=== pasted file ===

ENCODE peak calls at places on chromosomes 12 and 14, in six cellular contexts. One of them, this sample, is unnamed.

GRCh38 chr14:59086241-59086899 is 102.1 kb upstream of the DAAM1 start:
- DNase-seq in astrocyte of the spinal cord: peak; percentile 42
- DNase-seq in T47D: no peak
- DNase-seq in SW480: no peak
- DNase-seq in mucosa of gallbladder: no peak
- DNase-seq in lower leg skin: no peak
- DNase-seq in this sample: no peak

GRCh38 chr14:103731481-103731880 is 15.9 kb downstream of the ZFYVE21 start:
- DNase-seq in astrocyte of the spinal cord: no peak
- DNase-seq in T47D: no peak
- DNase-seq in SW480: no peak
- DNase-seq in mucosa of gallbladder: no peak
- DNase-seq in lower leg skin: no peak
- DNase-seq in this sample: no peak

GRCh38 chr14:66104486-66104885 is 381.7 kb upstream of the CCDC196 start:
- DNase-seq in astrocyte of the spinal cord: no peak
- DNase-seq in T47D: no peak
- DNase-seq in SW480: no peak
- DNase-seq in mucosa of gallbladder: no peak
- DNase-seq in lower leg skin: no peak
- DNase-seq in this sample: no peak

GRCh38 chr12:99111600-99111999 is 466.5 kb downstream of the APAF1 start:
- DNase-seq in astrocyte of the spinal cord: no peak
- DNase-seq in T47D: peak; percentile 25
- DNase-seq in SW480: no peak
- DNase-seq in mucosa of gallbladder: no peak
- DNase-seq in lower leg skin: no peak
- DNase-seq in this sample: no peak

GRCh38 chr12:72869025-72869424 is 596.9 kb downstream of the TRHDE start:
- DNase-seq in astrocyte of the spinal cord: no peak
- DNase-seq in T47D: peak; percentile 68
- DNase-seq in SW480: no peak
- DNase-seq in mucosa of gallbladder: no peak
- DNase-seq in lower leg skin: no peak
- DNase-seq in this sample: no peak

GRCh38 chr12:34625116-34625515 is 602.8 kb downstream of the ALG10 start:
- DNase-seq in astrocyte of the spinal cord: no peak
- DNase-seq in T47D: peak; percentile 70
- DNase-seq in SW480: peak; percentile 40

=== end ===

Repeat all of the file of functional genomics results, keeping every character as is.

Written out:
ENCODE peak calls at places on chromosomes 12 and 14, in six cellular contexts. One of them, this sample, is unnamed.

GRCh38 chr14:59086241-59086899 is 102.1 kb upstream of the DAAM1 start:
- DNase-seq in astrocyte of the spinal cord: peak; percentile 42
- DNase-seq in T47D: no peak
- DNase-seq in SW480: no peak
- DNase-seq in mucosa of gallbladder: no peak
- DNase-seq in lower leg skin: no peak
- DNase-seq in this sample: no peak

GRCh38 chr14:103731481-103731880 is 15.9 kb downstream of the ZFYVE21 start:
- DNase-seq in astrocyte of the spinal cord: no peak
- DNase-seq in T47D: no peak
- DNase-seq in SW480: no peak
- DNase-seq in mucosa of gallbladder: no peak
- DNase-seq in lower leg skin: no peak
- DNase-seq in this sample: no peak

GRCh38 chr14:66104486-66104885 is 381.7 kb upstream of the CCDC196 start:
- DNase-seq in astrocyte of the spinal cord: no peak
- DNase-seq in T47D: no peak
- DNase-seq in SW480: no peak
- DNase-seq in mucosa of gallbladder: no peak
- DNase-seq in lower leg skin: no peak
- DNase-seq in this sample: no peak

GRCh38 chr12:99111600-99111999 is 466.5 kb downstream of the APAF1 start:
- DNase-seq in astrocyte of the spinal cord: no peak
- DNase-seq in T47D: peak; percentile 25
- DNase-seq in SW480: no peak
- DNase-seq in mucosa of gallbladder: no peak
- DNase-seq in lower leg skin: no peak
- DNase-seq in this sample: no peak

GRCh38 chr12:72869025-72869424 is 596.9 kb downstream of the TRHDE start:
- DNase-seq in astrocyte of the spinal cord: no peak
- DNase-seq in T47D: peak; percentile 68
- DNase-seq in SW480: no peak
- DNase-seq in mucosa of gallbladder: no peak
- DNase-seq in lower leg skin: no peak
- DNase-seq in this sample: no peak

GRCh38 chr12:34625116-34625515 is 602.8 kb downstream of the ALG10 start:
- DNase-seq in astrocyte of the spinal cord: no peak
- DNase-seq in T47D: peak; percentile 70
- DNase-seq in SW480: peak; percentile 40